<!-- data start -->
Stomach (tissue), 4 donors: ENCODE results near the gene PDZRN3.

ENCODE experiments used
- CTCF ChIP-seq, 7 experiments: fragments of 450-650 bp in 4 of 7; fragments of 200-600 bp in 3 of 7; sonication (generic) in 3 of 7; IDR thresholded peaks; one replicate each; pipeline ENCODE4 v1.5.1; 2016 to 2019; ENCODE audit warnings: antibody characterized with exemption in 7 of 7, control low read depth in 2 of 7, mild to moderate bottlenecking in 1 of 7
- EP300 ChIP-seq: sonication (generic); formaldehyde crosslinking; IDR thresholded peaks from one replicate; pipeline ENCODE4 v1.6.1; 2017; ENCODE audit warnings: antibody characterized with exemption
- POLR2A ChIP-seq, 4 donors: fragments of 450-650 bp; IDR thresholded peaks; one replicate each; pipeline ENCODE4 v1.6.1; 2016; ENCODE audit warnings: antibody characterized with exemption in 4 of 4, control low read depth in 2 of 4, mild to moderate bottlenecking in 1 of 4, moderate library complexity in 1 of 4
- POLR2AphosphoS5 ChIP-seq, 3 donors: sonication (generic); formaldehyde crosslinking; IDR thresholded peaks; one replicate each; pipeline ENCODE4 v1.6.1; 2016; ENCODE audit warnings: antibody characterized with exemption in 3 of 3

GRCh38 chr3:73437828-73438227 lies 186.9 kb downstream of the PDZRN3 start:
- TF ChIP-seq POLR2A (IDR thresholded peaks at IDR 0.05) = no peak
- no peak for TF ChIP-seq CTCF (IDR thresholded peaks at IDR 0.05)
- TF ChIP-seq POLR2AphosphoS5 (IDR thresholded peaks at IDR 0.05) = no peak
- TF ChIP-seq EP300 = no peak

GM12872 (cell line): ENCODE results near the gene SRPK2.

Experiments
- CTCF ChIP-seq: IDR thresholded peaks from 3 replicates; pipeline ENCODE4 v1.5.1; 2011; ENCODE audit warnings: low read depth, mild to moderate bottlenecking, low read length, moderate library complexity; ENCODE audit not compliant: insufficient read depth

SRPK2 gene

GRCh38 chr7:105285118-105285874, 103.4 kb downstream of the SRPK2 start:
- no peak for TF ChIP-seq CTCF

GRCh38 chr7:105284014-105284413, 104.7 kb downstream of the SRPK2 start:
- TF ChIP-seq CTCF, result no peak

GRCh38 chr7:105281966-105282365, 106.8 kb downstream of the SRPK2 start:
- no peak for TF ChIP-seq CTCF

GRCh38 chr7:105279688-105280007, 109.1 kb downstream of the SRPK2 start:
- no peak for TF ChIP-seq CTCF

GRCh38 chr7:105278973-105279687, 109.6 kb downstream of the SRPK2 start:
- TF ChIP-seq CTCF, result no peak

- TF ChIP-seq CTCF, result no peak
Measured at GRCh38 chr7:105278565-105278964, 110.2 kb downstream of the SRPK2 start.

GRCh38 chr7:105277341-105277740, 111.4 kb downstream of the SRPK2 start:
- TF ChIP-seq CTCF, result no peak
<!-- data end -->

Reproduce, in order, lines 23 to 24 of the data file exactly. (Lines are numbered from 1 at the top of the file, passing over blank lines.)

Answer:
- no peak for TF ChIP-seq CTCF

GRCh38 chr7:105278973-105279687, 109.6 kb downstream of the SRPK2 start: